Tri-Agency Council partners to fund the Implementing Smart Cities Interventions to Build Healthy Cities (SMART) Training Platform
In summer 2021, the Canadian Institutes of Health Research (CIHR), the Natural Sciences and Engineering Research Council (NSERC) and the Social Sciences and Humanities Research Council (SSHRC) jointly funded a national Healthy Cities Research Training Platform (HCRTP). The goal of this platform was not only to generate cutting-edge knowledge, but also to build capacity in implementation science – the understanding of which solutions work best for whom and why in different contexts– and maximize the health-promoting potential of cities.
This six-year $4.95 million investment will support the Implementing Smart Cities Interventions to Build Healthy Cities (SMART) Training Platform which is a network of 10 academic institutions – including nearly 50 investigators and partners – led by Drs. Ma (University of Guelph), Dubé (McGill University) and Suh (University of Manitoba). This platform represents one of two transformational components of the CIHR Healthy Cities Research Initiative.
The platform will develop a new generation of multidisciplinary professionals that are equipped with the implementation knowledge and tools to help make cities healthier, more livable, and more resilient by examining how to improve population health through food and food systems.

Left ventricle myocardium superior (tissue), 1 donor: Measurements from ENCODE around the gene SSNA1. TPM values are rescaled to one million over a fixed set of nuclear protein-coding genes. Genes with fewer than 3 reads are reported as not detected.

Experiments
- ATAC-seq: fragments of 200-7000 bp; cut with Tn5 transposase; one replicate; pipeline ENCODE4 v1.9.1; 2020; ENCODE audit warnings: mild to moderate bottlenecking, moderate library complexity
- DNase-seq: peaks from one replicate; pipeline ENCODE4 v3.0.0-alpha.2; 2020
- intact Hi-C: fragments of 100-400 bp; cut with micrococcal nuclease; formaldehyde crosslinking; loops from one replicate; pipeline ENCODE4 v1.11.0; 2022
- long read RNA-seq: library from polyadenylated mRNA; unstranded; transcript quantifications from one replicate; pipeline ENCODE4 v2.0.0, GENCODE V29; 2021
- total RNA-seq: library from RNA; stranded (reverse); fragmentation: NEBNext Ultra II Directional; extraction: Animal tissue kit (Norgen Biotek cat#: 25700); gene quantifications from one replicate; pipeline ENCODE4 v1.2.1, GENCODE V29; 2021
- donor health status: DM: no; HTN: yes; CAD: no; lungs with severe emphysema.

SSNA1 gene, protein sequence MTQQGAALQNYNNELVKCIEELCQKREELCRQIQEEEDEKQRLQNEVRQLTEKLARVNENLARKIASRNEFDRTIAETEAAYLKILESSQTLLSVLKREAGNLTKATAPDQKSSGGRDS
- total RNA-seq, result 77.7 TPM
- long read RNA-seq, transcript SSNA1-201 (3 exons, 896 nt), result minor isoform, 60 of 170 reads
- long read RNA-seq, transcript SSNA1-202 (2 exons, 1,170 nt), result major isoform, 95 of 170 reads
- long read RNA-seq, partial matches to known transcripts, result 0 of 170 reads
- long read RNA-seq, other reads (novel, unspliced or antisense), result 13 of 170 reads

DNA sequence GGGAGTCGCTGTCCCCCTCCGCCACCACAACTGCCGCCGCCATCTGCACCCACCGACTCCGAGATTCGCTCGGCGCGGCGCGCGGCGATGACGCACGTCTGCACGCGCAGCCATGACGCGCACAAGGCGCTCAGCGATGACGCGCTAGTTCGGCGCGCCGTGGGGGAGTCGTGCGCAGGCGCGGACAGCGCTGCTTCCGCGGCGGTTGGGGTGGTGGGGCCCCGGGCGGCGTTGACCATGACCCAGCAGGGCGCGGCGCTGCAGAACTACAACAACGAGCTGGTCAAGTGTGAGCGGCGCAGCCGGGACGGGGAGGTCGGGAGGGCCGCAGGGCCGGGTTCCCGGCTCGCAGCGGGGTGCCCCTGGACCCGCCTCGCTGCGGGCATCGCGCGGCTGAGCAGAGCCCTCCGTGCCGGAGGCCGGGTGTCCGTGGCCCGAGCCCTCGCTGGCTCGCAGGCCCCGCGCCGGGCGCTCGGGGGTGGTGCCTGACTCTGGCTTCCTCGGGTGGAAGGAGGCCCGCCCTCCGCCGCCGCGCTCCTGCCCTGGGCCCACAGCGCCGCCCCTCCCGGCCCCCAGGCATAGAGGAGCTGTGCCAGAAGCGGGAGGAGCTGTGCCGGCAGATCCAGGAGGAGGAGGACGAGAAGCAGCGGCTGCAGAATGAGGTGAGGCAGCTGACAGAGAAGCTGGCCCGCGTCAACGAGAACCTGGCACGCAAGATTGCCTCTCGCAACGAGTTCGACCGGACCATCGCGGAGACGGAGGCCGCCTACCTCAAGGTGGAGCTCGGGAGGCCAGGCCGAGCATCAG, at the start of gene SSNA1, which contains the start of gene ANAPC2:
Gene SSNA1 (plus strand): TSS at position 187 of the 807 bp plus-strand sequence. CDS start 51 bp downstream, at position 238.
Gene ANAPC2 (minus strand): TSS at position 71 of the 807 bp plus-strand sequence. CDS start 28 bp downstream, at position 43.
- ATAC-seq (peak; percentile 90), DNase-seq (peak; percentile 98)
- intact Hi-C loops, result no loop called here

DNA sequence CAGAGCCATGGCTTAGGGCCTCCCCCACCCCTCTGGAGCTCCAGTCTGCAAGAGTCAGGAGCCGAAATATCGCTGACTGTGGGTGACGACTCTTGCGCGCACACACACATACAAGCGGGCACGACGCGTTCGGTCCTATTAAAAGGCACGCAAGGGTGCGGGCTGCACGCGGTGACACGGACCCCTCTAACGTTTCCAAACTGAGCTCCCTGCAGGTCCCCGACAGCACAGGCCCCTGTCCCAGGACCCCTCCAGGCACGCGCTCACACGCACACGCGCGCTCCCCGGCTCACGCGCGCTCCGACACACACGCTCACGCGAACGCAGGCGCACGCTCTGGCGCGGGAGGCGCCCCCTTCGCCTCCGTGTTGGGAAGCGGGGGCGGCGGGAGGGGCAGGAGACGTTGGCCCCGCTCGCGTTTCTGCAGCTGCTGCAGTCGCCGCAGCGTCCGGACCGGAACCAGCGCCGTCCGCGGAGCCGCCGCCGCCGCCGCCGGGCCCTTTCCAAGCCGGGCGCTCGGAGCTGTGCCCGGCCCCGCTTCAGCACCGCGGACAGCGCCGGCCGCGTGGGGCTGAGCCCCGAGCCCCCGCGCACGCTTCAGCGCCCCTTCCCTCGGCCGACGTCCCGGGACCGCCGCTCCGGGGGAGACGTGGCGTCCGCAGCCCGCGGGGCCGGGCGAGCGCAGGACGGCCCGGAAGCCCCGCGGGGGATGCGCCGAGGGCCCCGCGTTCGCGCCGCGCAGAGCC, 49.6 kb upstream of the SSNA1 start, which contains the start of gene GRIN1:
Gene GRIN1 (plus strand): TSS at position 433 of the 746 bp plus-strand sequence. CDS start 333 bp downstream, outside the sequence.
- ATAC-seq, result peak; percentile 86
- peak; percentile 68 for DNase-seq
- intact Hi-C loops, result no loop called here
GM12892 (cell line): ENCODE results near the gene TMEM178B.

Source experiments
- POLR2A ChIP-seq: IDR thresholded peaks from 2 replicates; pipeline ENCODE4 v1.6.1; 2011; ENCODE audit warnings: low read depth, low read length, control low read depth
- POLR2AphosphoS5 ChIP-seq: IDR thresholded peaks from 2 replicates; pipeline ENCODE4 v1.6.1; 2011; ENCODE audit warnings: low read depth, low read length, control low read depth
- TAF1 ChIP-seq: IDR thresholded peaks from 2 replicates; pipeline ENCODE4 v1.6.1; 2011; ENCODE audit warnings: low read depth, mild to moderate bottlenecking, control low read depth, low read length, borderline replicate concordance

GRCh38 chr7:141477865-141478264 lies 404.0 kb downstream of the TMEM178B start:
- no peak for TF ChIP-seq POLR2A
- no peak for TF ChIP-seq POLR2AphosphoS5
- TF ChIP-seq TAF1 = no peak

Food serves as an excellent entry point for systems transformation because it touches everyone’s lives, spans multiple sectors – political, private, academic and social – and several disciplines across the natural sciences, social sciences and health.
The SMART Training Platform builds on additional food and health investments totalling over $60M from Infrastructure Canada’s Smart Cities Challenge, Canadian Agricultural Partnership, and the NRC-Industrial Research Assistance Program.
The platform will help grow a community of practice by providing a virtual hub of open access resources for trainees, practitioners, stakeholders, and researchers. Through the training platform, trainees will learn state-of-the-art implementation science methods that range from effective community engagement to computational science. They will participate in a convergence-by design experiential learning laboratory in which real-world healthy cities challenges will be tackled through design thinking and co-creation, using big data and digital technology like AI to accelerate transdisciplinary collaboration.
Additionally, the SMART Training Platform will serve an important role in the greater Healthy Cities Research Initiative by connecting trainees, HCRI-funded researchers, NSERC and SSHRC research communities with other implementation partners through an Annual Meeting.
Overall, the team’s goal is to equip the next generation of researchers and professionals with the tools and knowledge to implement successful, scalable, and enduring solutions that improve health and address the challenges facing urban centres of all sizes in Canada and globally. To learn more about the platform and to see how you can get involved, visit the SMART Training Platform’s website.
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